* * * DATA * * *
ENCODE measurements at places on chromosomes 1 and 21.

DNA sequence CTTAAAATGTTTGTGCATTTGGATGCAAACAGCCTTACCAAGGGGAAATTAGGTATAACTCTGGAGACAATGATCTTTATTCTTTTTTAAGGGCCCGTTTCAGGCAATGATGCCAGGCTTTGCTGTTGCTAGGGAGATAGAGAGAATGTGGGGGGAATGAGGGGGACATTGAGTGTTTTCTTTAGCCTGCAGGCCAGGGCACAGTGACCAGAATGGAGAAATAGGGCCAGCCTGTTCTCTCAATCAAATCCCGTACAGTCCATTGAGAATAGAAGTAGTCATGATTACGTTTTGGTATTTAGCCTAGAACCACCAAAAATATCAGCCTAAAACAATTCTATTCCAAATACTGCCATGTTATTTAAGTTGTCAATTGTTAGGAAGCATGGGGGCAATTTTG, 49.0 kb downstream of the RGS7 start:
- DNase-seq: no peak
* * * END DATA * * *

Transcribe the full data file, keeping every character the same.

ENCODE measurements at places on chromosomes 1 and 21.

DNA sequence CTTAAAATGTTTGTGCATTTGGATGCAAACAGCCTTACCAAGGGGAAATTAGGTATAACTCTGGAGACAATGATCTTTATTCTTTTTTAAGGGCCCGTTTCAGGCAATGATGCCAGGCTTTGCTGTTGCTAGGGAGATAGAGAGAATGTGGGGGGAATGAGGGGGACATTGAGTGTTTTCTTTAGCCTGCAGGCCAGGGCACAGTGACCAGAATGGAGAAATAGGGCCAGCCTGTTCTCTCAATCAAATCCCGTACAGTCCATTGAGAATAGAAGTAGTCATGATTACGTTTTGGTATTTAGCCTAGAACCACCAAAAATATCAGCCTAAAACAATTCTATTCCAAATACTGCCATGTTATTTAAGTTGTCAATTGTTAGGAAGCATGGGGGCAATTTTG, 49.0 kb downstream of the RGS7 start:
- DNase-seq: no peak